Eric K. Ward: What Are Our Think Tanks Thinking?

Where are the Oregon Way think tanks that can help us think differently, think together, think braver and smarter, about the stake we all have in this beautiful state we call home?

Eric K. Ward, Executive Director of Western States Center, Senior Fellow of the Southern Poverty Law Center, Senior Advisor to Race Forward. @BulldogShadow

This summer Oregon came up with an approach to address both the present day and historic needs of those who have long contributed to, but less often benefited from, the wealth of our state; that approach aligned well with the broad notion of an Oregon Way. Now, our “Way”-based solution is under attack by the Center for Individual Rights and an activist with the American Enterprise Institute—ideologically-driven think tanks based 3,000 miles away. 

The Oregon Way reported earlier this week that “[e]ighty percent of Oregonians are worried about Oregon’s future” and only a third reported feeling like we can “find common ground and come together next year to address our state’s challenges.”

Might our collective pessimism be fed by the degree to which we are subject to externally-created problems and externally-determined solutions? Might the two-thirds of us who lack confidence about common-ground solutions feel differently if there were more homegrown ways to come together to define the problems we need to address? 

It begs the question: Who does define the problems we need to solve as Oregonians? Who collects the data, does the research, tests the innovations? Who comes up with the policy solutions Oregonians need? Do we have our own think tanks? And, are they talking to each other?

The Oregon Cares Fund: A Uniquely Oregon Approach

The Oregon Cares Fund for Black Relief + Resiliency was created by the bipartisan legislative Emergency Board in July with $62 million of the federal CARES Act Coronavirus Relief Fund. This represents a modest four and one-half percent of the state’s share of the federal relief, reflecting, according to the fund’s proponents, “an investment in those disproportionately affected by the COVID-19 pandemic due to pre-existing biases in our socio-economic systems.”

Oregon – with our painful history of exclusionary racism and important moments of anti-racism – should be proud to be the only state that has lifted up the Black community for a designated, if small, portion of relief funds. Especially given that, nationally, relief has flowed disproportionately to “the wealthy and companies that laid off workers,” as The Washington Post recently reported.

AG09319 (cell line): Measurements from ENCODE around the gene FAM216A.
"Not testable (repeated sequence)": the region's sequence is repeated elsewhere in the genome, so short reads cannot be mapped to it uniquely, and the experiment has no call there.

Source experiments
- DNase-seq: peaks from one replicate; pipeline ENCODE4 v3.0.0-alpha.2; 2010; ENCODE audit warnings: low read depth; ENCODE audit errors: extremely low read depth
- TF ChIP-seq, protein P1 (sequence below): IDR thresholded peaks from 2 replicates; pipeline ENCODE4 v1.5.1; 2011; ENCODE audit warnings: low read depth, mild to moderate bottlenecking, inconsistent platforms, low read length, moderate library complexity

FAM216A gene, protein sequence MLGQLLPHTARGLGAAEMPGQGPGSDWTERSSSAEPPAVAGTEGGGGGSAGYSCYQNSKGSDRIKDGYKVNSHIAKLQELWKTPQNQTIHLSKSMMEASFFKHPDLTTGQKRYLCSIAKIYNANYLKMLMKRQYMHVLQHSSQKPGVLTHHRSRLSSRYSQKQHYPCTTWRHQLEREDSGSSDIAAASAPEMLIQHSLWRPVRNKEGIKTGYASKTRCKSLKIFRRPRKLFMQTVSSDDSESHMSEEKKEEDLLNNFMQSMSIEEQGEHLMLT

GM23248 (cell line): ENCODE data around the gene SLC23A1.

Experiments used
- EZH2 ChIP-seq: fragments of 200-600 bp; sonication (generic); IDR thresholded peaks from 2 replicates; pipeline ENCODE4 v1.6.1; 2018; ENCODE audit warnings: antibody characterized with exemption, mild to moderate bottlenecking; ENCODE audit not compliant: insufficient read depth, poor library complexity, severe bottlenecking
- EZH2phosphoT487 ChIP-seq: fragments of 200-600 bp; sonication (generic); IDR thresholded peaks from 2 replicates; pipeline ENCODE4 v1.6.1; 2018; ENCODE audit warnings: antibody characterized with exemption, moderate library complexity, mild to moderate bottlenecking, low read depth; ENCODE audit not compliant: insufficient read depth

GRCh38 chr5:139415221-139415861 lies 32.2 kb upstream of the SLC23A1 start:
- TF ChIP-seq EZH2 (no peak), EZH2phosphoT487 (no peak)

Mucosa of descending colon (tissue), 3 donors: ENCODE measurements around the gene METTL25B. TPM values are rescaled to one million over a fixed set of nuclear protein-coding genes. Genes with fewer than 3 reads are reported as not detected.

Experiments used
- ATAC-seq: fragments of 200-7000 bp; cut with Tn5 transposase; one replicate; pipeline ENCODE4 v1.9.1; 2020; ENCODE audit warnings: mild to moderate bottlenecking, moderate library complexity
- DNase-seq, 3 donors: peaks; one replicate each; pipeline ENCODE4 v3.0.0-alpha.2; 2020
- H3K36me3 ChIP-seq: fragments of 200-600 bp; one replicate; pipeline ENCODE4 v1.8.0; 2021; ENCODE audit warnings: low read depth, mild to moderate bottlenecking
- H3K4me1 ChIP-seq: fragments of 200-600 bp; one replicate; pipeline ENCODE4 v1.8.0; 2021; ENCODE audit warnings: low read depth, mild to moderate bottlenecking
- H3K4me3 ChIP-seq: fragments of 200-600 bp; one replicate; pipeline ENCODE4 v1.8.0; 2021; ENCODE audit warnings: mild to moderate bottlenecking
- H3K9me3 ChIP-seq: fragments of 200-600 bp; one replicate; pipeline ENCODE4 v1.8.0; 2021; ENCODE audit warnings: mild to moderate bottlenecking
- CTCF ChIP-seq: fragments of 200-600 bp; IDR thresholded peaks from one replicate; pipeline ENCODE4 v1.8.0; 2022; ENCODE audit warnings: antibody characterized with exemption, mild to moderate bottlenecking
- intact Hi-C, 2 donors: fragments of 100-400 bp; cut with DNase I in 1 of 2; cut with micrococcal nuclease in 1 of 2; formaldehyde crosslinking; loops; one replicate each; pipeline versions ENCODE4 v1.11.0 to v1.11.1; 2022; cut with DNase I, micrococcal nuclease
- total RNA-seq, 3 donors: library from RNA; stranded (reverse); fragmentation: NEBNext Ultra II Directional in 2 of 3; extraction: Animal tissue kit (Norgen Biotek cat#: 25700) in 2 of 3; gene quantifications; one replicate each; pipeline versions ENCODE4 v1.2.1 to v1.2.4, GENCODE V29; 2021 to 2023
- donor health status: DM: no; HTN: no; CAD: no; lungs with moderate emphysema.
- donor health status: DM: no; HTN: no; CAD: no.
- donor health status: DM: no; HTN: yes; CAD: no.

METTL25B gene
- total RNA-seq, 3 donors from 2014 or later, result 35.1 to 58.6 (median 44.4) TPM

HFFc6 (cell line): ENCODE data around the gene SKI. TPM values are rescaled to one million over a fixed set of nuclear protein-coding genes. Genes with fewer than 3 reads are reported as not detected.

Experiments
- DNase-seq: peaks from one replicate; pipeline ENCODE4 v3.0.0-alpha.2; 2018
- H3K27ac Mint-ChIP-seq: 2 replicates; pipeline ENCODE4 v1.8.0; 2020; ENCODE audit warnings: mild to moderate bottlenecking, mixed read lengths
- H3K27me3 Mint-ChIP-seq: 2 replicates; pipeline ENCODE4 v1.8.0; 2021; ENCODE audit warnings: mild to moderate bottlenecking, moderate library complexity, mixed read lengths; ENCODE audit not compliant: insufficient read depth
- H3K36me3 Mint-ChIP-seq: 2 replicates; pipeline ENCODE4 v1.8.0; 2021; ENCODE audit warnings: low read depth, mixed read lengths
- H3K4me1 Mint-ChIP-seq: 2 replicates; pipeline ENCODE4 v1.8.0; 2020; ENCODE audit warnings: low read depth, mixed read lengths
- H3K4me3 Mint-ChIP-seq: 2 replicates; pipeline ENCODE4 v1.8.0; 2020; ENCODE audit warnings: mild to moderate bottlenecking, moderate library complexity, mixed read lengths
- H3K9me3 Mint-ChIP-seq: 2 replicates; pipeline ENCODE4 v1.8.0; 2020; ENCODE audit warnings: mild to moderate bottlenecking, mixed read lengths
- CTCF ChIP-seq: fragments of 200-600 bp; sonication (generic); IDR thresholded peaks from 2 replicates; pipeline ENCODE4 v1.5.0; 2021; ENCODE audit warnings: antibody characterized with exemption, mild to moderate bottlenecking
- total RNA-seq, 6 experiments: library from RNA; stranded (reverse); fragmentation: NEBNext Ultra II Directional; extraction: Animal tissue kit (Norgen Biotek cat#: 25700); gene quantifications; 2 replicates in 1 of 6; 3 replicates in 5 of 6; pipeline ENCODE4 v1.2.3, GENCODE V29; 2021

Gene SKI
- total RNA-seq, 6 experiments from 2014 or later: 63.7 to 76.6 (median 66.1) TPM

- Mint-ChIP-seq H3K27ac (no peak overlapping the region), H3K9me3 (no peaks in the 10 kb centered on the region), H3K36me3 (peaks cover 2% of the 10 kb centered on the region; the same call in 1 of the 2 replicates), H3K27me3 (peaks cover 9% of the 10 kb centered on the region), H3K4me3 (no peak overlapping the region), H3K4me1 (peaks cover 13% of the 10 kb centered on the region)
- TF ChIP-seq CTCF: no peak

It should be hard to argue that this four and one-half percent designation is not justified. The case for the investment was made in an open letter from leaders in Oregon’s Black community to Governor Brown and the legislature; More than 4,500 other signatories joined that letter. Support for this approach extended far beyond the four corners of a single letter and justification for the modest ask incorporated a broad range of evidence. Beyond the supporting data detailed on the fund’s website, OregonLive recounted that:

  • Black Oregonians are more than three times as likely as white Oregonians to contract COVID-19 (Oregon Health Authority);

  • Black business owners had a harder time securing coronavirus financial relief than white business owners (National Community Reinvestment Coalition);

  • The number of Small Business Administration loans going to Black-owned businesses has declined significantly since the Great Recession (Business Journals); and,

  • Black-owned businesses in Oregon have obtained fewer Paycheck Protection Program loans than any other racial group (Business Journals).

A state with a reputation for innovation and D.C.-based intrusion

Despite broad community support and extensive evidence of need and bias, conservative legal activist Edward Blum, associated with the American Enterprise Institute and the Center for Individual Rights, has filed what Governor Brown and Attorney General Ellen Rosenblum have called “pernicious and ideologically-motivated lawsuits to impede our efforts to deliver critical resources to Oregonians amid a devastating pandemic.”